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Doomsday prediction after TV bloodbath

Steve Smith of Australia is caught behind by England's Jos Buttler during the First ODI of the 2018 Australia v England ODI Series at Melbourne Cricket Ground, Melbourne, Sunday, January 14, 2018. (AAP Image/Tracey Nearmy) NO ARCHIVING, EDITORIAL USE ONLY, IMAGES TO BE USED FOR NEWS REPORTING PURPOSES ONLY, NO COMMERCIAL USE WHATSOEVER, NO USE IN BOOKS WITHOUT PRIOR WRITTEN CONSENT FROM AAP
Steve Smith of Australia is caught behind by England's Jos Buttler during the First ODI of the 2018 Australia v England ODI Series at Melbourne Cricket Ground, Melbourne, Sunday, January 14, 2018. (AAP Image/Tracey Nearmy) NO ARCHIVING, EDITORIAL USE ONLY, IMAGES TO BE USED FOR NEWS REPORTING PURPOSES ONLY, NO COMMERCIAL USE WHATSOEVER, NO USE IN BOOKS WITHOUT PRIOR WRITTEN CONSENT FROM AAP

CRICKET: Props to you if you sat down in front of the TV on Sunday night and watched the cricket as Australia flopped to a 4-1 series loss against England.

With a 20th grand slam title on the line for Roger Federer in the Australian Open men's final on the same night, it's hard to see why almost a million more Aussies tuned in to Channel Seven as the summer's last one-day international - a dead rubber - carried out.

Not even former ODI star David Hussey could find it in him to watch the clash which eventually saw Australia bowled out 12 runs short of England's seemingly below-par 259 total.

Hussey, who played 69 ODIs as a batsman for the national side, said the game's 50-over format has just about run its course, citing the growing appeal of franchise T20 cricket as a major factor in its imminent demise.

The former limited-overs batsman said he could see one-day internationals thrown out in the not too distant future.

"I don't think it's too far away," he said. "Outside of the World Cup, I'm not really interested in the 50-over format.

"I'm more interested in the T20 competitions throughout the world and whose making 50 runs off 20 balls and making hundreds off 50 balls. It's a really exciting game."

Let’s face it, it wasn’t a fun series.
Let’s face it, it wasn’t a fun series.

Hussey said it was a shame even former players like himself have come to lose interest in the game's middle sibling format.

"It's unfortunate, being a cricket lover and being on the outside now, I always like to see if Australia is doing well or doing poorly and you want to support your friends that you played with," he said.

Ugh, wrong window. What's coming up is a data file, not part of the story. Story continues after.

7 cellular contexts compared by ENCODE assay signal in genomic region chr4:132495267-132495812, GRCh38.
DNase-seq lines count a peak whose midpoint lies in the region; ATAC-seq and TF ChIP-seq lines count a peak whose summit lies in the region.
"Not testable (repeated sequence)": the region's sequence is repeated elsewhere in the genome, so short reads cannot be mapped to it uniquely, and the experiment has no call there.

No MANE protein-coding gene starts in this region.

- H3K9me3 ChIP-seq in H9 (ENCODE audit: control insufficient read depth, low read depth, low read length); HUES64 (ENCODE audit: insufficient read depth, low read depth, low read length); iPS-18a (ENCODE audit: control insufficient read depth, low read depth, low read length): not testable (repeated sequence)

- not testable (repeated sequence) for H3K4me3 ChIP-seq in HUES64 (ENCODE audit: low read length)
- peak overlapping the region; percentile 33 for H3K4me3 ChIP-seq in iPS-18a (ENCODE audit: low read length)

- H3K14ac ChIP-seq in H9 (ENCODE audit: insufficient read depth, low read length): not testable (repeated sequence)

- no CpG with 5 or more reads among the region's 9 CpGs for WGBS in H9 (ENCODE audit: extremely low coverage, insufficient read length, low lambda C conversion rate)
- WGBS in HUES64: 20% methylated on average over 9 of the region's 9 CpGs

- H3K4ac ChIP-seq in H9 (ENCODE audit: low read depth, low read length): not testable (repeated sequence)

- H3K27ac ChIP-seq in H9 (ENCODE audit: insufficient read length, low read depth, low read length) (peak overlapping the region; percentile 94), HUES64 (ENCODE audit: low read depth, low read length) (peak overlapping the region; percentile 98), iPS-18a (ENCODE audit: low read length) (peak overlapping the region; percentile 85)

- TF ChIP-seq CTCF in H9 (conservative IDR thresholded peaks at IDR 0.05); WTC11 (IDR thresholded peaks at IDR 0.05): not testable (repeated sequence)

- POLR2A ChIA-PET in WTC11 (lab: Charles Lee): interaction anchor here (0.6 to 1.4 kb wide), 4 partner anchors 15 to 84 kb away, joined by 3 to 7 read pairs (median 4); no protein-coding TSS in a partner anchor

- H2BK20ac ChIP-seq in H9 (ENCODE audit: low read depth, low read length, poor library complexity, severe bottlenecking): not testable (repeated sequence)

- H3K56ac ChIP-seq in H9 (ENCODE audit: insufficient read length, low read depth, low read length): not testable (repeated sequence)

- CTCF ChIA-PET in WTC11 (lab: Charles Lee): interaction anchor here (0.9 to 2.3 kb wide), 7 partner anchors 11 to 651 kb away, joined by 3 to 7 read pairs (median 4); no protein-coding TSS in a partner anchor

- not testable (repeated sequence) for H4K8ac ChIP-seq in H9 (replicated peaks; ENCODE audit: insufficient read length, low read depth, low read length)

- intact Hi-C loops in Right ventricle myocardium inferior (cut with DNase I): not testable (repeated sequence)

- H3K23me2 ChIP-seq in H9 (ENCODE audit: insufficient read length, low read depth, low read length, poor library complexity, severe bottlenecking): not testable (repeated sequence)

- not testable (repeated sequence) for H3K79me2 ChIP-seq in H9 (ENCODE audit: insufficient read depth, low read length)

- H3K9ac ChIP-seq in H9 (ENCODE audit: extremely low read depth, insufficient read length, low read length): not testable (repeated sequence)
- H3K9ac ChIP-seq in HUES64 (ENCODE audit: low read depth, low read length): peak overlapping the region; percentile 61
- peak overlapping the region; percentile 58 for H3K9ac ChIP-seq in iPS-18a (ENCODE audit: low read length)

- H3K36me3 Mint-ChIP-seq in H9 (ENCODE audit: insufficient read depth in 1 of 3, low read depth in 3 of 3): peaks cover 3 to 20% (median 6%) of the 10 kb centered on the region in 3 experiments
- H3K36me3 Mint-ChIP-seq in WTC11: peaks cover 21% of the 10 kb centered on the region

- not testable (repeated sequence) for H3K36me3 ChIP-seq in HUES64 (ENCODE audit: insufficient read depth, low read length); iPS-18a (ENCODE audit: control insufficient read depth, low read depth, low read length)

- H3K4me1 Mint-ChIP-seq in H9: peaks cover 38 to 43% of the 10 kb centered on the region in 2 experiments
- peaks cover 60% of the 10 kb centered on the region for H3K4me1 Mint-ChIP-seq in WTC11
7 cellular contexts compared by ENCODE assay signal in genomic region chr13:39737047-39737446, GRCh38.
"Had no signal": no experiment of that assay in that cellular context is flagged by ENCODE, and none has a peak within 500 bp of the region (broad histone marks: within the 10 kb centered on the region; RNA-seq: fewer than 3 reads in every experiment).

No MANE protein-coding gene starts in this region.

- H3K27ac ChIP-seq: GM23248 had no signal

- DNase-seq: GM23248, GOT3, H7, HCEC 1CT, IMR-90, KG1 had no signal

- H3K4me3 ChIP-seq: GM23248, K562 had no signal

With matches taking up an entire afternoon and night, a blatant lack of action in the middle overs and Australia performing at record-low levels in coloured clothing, it's hard to disagree with the 40-year-old.

"It's six hours out of your day and a lot of people are time-poor and that's why everyone is gravitating to T20, it's more exciting, it's more unpredictable," he said.

"Whereas the one-day format, there is an exciting part, which is the first 10 overs, then there is a bit of boredom and then there is excitement at the back end of the innings.

"Maybe they can reinvent it with a couple more power plays in the 50-over format, but for mine I'm really enjoying the T20 format at the moment."

Will it last?
Will it last?

Meanwhile, Steve Smith has made the suggestion England's powerhouse approach to ODI cricket could be their downfall as the countdown for the 2019 World Cup enters its final year.

The Aussie skipper admitted the tourists outplayed his embattled Aussie unit but said their aggressive brand could land them in hot water.

"England have played a different brand of cricket where they go really hard the whole time. That can be risky as well at times, particularly in big tournaments. You might get yourselves to the semi-finals or something but you can have those days where you get bowled out for 150," he said.

"There are a few things to think about in regards to one-day cricket and the way we want to play. We just haven't been good enough, to be honest, the last couple of weeks and the last year.

"[England] are clear in the way they play. They're all very aggressive and go out there and take the game on from ball one. I don't think our players aren't clear, we're just not executing it and making the right decisions at key times. If we get those decisions right, and guys are smarter in the way they play in the middle, we'll turn things around."

Topics:  audience australia v england broadcasting cricket odi steve smith t20